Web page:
Contaminated land—withdrawal of funding for the contaminated land regime

The following Environment practice note provides comprehensive and up to date legal information covering:

  • Contaminated land—withdrawal of funding for the contaminated land regime
  • Grant funding for contaminated land enforcement
  • Withdrawal of funding
  • Implications for local authorities
  • What are the options for local authorities?
  • Increased costs for developers?
  • Bad news for residents living on or near contaminated sites

Contaminated land—withdrawal of funding for the contaminated land regime

Grant funding for contaminated land enforcement

Local authorities have a statutory duty under the Environmental Protection Act 1990, Part IIA (EPA 1990) to identify 'contaminated land' posing unacceptable risks and to then secure remediation. See Practice Note: Contaminated land—local authority duty to inspect land.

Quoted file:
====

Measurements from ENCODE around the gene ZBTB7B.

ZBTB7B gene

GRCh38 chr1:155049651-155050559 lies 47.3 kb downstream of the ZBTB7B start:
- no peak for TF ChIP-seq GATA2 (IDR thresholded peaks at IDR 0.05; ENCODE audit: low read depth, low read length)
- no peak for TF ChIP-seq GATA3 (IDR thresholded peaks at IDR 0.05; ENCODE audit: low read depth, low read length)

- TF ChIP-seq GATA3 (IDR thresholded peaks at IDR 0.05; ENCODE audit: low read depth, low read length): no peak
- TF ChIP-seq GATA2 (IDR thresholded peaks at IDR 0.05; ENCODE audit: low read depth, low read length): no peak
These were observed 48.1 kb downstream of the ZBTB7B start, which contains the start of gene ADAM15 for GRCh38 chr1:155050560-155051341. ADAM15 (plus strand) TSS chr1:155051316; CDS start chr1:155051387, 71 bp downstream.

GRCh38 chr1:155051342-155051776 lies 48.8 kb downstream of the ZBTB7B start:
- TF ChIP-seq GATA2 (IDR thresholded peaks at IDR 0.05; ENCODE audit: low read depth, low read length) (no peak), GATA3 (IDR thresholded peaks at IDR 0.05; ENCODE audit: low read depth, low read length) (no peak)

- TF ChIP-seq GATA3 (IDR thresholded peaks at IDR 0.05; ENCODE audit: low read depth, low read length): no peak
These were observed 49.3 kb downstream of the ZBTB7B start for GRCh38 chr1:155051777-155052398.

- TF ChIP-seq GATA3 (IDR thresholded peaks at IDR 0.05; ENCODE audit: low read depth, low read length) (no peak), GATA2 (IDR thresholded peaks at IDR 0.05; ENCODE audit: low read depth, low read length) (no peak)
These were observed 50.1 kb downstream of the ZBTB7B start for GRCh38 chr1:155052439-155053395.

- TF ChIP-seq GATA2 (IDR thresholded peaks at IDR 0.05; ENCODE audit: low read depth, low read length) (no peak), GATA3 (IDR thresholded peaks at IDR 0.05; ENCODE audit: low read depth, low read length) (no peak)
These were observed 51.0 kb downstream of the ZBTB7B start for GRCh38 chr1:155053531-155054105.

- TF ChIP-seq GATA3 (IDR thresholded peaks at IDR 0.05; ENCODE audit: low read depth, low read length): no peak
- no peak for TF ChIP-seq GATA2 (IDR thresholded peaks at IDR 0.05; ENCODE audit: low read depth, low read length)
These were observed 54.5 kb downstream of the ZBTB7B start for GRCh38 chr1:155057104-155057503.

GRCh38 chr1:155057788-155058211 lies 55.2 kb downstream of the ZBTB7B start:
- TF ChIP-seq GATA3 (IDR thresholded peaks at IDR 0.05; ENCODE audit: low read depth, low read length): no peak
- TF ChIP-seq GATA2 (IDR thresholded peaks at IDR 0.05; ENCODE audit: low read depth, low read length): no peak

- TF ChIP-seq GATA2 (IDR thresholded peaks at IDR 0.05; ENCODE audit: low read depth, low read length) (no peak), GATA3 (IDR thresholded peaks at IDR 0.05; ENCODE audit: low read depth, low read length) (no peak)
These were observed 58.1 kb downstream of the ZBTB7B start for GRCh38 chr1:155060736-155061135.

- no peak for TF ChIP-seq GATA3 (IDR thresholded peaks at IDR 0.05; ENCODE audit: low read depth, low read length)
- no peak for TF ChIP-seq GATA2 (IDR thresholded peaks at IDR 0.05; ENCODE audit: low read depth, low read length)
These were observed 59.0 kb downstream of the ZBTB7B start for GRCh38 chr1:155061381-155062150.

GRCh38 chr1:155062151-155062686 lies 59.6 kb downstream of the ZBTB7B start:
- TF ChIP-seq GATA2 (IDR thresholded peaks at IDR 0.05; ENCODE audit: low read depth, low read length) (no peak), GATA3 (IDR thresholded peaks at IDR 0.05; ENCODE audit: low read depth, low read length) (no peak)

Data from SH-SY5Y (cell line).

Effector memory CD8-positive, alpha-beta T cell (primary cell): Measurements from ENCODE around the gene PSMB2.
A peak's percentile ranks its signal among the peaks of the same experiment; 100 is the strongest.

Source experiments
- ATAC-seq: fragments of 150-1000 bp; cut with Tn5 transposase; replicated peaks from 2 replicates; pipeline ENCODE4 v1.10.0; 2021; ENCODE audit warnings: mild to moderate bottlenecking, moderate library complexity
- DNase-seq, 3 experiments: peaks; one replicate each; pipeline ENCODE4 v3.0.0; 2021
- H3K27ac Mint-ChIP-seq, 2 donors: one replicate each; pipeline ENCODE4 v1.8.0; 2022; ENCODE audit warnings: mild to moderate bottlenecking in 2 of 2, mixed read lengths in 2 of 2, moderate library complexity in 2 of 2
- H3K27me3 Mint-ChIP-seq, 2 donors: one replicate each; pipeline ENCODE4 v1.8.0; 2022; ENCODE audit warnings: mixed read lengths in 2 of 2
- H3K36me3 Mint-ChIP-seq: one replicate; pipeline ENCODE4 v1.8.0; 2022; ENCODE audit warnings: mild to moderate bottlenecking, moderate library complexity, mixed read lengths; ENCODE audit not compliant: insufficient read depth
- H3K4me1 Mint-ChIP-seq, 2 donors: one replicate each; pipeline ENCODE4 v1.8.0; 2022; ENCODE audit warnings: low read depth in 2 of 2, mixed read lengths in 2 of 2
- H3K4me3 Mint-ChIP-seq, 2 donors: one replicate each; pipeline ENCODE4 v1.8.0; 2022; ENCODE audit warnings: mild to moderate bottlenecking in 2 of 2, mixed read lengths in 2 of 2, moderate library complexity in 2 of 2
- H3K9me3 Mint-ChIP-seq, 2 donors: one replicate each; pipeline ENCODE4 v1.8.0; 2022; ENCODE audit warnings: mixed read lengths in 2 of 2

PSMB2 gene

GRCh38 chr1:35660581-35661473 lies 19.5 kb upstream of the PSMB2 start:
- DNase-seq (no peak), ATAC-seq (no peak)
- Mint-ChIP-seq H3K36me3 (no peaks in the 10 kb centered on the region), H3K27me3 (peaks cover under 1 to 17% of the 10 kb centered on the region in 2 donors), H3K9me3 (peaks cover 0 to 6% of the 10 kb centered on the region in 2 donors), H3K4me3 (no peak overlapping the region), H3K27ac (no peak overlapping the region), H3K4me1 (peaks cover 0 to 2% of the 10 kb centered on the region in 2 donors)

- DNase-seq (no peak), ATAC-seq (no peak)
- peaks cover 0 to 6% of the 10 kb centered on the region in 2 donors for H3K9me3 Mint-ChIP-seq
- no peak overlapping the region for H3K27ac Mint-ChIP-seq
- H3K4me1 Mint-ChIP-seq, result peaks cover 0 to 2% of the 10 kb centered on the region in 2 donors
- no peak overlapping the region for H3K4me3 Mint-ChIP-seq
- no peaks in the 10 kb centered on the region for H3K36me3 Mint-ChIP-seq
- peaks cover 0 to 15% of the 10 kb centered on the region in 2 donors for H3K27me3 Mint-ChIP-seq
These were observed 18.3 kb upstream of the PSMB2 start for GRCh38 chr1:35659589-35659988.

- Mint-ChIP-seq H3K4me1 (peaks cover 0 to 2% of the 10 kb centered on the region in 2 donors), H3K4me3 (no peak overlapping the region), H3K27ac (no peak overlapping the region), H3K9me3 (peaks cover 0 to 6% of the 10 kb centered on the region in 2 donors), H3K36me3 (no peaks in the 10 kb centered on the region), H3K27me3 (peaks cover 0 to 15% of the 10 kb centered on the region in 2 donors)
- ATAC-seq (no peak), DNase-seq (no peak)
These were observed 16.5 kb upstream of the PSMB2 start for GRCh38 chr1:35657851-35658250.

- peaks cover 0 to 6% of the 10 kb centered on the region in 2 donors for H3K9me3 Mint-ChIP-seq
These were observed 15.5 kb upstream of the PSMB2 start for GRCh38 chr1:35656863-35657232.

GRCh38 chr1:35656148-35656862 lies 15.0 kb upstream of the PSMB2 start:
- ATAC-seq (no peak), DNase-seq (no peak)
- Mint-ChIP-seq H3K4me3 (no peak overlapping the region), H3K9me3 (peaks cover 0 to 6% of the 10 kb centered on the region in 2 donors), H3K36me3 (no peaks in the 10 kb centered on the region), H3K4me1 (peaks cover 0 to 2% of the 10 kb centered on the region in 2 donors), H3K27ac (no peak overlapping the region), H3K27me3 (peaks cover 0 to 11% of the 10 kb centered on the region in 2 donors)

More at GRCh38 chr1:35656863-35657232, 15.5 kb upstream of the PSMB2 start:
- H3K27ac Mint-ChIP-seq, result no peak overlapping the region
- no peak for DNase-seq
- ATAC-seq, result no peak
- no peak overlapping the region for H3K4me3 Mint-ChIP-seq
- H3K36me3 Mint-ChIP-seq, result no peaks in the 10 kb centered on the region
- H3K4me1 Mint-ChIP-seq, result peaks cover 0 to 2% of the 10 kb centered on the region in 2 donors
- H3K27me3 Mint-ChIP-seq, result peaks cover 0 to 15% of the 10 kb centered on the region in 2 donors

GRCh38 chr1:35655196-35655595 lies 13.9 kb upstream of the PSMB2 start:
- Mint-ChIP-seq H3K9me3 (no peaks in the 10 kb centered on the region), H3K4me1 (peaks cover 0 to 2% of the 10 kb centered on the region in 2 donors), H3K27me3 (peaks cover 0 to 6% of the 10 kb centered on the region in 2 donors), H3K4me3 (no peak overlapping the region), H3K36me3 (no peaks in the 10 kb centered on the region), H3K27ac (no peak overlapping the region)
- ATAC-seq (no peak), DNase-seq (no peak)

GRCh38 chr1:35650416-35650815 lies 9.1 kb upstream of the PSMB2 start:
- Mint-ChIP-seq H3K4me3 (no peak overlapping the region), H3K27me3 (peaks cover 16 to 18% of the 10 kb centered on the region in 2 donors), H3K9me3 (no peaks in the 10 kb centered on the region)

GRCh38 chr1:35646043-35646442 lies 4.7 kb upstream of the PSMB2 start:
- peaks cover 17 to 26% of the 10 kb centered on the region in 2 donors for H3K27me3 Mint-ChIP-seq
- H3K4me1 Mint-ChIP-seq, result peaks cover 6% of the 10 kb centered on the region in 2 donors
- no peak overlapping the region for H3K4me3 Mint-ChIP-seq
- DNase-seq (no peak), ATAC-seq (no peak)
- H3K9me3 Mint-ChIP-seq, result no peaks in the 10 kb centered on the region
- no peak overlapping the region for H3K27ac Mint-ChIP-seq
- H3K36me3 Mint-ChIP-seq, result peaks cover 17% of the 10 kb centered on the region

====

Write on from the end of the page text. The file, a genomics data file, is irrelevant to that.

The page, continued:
The Contaminated Land Capital Grants Scheme helped local authorities and the Environment Agency (EA) pay environmental consultants for site investigations and clean up of contaminated land under the EPA 1990, Pt IIA. According to the EA, the average cost of a site investigation is £14,500 and the average cost of remediation is £105,800.

The £2m budget previously allocated by Defra for 2013/14 funded 38 local authority sites and 5 EA sites. In 2009 the budget was £17.5m.

According to the EA's report on Dealing with contaminated land in England, published in April 2016 for the period 2000-2013, the capital grants programme paid for the remediation of 85% of contaminated land sites and 44% of special sites.

In Wales, Natural Resources Wales' report on the State of contaminated land in Wales, published in April 2016 for the period 2001-2013, states that the contaminated land capital fund paid for the remediation of 71% of contaminated land sites and 50% of special sites.

Withdrawal of funding

On 9 December 2013, Defra announced the withdrawal of funding to all local authorities in

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